Background to the Iranian oil crisis
The EU oil sanctions anticipated to be announced on 23rd January will prohibit all EU countries from importing Iranian oil. The reality is that this will only impact Greece, Italy and Spain, the only EU members who import Iranian oil but it is widely expected there will be a carve out for these countries to perform pre existing contracts in order to allow a lead-in time of between 3 to 12 months. I estimate 6 months will be agreed.
Traditionally, refiners buy two thirds of their oil under long term contracts and the balance on the spot market. It is these long term contracts which will likely be subject to the carve out, with spot purchases ceasing immediately. Greece, Italy and Spain have no doubt won significant carrots in return for their agreement to play ball with their EU partners.
The US oil sanctions work in a different way. These sanctions allow the US to sanction banks, refiners and traders worldwide who buy Iranian oil. It is not an offence for these non US entities to buy, supply, or be involved with the purchase ofIranian oil but the US can choose to cut these entities off from the US financial system.
Who currently buys Iranian oil?
Estimates are as follows:
China: 549,000 bpd
Greece, Italy and Spain: 450,000 bpd
Japan: 341,000 bpd
India: 330,000 bpd
South Korea: 244,000 bpd
Turkey 182,000 bpd
South Africa: 98,000 bpd
Taiwan: 33,000 bpd
Sri Lanka: 39,000 bpd
How will buyers of Iranian oil react?
China is the key to successful pressure on Iran. Will the US persuade China to reduce its dealings with Iran? Initial signs indicate that the Chinese are reducing exposure to Iranian oil but it could be that they are simply trying to push the price of Iranian oil as low as possible whilst paying temporary lip service to the US. In the meantime, Iran will build up its stocks - but when Iran is desperate, China may march back in. Financially, it makes complete sense for the Chinese to ultimately take as much Iranian oil as it can at a discount in order to fill up its strategic petroleum reserves. My assessment is that we will see a short term reduction in Chinese deals with Iran, but ultimately the Chinese will re-enter the market with gusto and take as much Iranian oil as it can, while it can, at rock bottom prices. The US is unlikely to exercise its right to punish China.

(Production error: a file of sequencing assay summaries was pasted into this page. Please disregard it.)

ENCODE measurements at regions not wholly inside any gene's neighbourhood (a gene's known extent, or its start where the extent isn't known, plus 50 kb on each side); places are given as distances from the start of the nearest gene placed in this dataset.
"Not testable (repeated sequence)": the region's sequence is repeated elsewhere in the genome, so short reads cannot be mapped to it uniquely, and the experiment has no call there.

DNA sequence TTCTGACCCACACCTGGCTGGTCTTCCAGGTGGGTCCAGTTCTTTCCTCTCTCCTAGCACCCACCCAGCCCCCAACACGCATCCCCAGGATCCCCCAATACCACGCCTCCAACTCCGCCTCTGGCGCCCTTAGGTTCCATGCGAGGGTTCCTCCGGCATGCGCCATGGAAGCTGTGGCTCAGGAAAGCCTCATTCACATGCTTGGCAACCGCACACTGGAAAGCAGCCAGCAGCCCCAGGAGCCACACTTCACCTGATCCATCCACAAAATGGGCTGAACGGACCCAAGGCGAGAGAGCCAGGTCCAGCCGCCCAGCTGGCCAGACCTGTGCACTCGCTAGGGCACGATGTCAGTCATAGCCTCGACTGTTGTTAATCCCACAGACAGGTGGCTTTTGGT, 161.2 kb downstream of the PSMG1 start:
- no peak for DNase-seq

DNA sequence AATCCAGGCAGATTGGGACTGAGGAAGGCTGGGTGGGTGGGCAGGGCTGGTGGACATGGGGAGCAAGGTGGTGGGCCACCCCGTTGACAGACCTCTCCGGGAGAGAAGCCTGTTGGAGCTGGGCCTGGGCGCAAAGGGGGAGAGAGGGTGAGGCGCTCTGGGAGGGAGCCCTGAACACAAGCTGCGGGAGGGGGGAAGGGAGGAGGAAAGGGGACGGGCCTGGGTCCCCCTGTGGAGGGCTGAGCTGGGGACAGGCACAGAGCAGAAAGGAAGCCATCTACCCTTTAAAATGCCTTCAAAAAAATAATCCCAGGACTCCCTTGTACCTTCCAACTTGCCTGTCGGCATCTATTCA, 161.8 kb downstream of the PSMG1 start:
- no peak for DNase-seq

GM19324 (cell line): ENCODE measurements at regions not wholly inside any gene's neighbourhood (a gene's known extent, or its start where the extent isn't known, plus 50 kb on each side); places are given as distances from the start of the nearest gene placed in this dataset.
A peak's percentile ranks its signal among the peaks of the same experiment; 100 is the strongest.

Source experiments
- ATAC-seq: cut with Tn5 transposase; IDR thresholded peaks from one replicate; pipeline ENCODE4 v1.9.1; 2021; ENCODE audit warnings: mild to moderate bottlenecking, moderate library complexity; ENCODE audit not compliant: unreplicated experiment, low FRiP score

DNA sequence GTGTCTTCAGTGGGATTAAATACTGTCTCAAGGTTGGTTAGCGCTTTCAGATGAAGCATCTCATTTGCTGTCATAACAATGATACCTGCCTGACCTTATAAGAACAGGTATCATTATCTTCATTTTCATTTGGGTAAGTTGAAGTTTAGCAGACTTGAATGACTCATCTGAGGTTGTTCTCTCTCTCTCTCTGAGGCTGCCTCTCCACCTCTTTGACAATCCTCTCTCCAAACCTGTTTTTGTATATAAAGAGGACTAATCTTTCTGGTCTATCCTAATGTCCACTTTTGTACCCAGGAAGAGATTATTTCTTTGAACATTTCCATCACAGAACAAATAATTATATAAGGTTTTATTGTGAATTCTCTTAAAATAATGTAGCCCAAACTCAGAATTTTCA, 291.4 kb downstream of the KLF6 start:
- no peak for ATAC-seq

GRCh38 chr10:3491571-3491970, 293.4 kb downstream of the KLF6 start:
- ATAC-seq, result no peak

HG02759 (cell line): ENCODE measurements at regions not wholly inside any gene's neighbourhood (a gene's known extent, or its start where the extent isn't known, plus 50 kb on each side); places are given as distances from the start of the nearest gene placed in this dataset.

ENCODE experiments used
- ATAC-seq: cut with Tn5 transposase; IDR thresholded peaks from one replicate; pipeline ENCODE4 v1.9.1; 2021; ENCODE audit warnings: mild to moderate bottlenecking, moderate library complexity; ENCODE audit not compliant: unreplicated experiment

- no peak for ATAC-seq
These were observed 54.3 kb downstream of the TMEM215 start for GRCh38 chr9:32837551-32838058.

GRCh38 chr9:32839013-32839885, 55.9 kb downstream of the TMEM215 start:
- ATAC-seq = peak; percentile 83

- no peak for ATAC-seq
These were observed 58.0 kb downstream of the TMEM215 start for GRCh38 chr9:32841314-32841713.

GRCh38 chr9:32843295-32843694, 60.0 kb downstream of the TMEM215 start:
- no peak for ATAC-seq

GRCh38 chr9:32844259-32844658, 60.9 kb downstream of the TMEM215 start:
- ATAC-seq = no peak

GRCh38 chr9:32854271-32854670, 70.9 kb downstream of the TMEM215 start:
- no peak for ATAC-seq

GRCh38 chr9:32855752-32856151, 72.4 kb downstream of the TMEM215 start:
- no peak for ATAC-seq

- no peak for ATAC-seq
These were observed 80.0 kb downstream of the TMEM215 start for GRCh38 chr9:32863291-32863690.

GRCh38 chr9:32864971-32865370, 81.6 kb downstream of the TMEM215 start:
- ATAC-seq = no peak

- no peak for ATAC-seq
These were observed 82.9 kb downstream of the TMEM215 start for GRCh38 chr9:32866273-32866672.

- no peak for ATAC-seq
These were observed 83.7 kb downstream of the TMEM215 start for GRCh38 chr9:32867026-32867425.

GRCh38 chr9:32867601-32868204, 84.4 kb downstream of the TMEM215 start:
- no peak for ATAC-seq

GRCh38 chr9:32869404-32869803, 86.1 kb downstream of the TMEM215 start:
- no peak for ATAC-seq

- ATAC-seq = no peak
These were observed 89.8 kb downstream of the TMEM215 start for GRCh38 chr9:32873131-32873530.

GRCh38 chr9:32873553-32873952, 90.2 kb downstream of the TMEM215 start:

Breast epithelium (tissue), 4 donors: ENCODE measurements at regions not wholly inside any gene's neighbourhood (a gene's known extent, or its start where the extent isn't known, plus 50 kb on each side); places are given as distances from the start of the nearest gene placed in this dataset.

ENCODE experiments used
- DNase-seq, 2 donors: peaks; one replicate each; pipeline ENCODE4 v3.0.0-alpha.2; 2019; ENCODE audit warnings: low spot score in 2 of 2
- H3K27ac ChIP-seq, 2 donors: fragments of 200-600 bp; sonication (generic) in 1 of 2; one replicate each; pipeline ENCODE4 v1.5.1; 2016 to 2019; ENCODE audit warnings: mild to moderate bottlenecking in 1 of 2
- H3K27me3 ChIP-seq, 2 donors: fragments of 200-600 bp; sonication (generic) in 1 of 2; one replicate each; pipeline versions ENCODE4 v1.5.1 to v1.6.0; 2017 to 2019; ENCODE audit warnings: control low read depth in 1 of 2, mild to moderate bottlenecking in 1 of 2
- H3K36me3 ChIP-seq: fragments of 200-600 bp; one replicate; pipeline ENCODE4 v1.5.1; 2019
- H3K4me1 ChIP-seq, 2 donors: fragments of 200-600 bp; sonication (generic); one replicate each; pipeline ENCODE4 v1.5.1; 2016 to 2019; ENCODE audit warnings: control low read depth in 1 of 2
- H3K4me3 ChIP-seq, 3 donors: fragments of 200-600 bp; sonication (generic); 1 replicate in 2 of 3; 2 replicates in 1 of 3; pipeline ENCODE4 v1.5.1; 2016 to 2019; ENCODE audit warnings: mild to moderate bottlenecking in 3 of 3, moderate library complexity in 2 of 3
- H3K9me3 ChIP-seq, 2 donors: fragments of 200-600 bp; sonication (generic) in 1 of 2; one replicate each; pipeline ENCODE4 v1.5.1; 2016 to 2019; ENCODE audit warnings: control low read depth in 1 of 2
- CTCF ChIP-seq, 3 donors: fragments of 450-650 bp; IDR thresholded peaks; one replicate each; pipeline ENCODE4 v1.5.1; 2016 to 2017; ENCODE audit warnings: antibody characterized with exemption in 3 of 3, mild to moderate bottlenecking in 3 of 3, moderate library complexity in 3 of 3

Beijing has cut its imports of Iranian crude by more than half for January, paying premiums for oil from Russia and Vietnam to replace it. China, which bought 11 % of its oil from Iran during the first 11 months of last year, has cut its January purchase by about 285,000 barrels per day, more than half of the 549,000 bpd that it bought through a 2011 contract.
Greece, Italy and Spain
Between them they buy circa 450,000 bpd. Spot purchases will likely stop and after a 6 month run-in period, exports to the EU under long term contracts will cease. This will be potentially devastating for the Greeks who have generous credit facilities with the Iranians which no one else will match. Indeed, there are few in the market willing to deal with Greece due to perceived credit exposures. The EU will no doubt informally help Greece and are likely negotiating this right now.
Japan, South Korea and Taiwan
They will come under significant US pressure to reduce dealings with Iran. They need not worry about EU sanctions but the US will be quietly urging them to decrease dependency. They will likely agree in order to placate the US - but also to mitigate the risk of being overly dependent on Iranian oil moving forward. If matters deteriorate, say the Straits of Hormuz are closed and the supply tap is turned off, then anyone exposed will have to re-enter the market for urgent replacement purchases whilst prices are at their highest.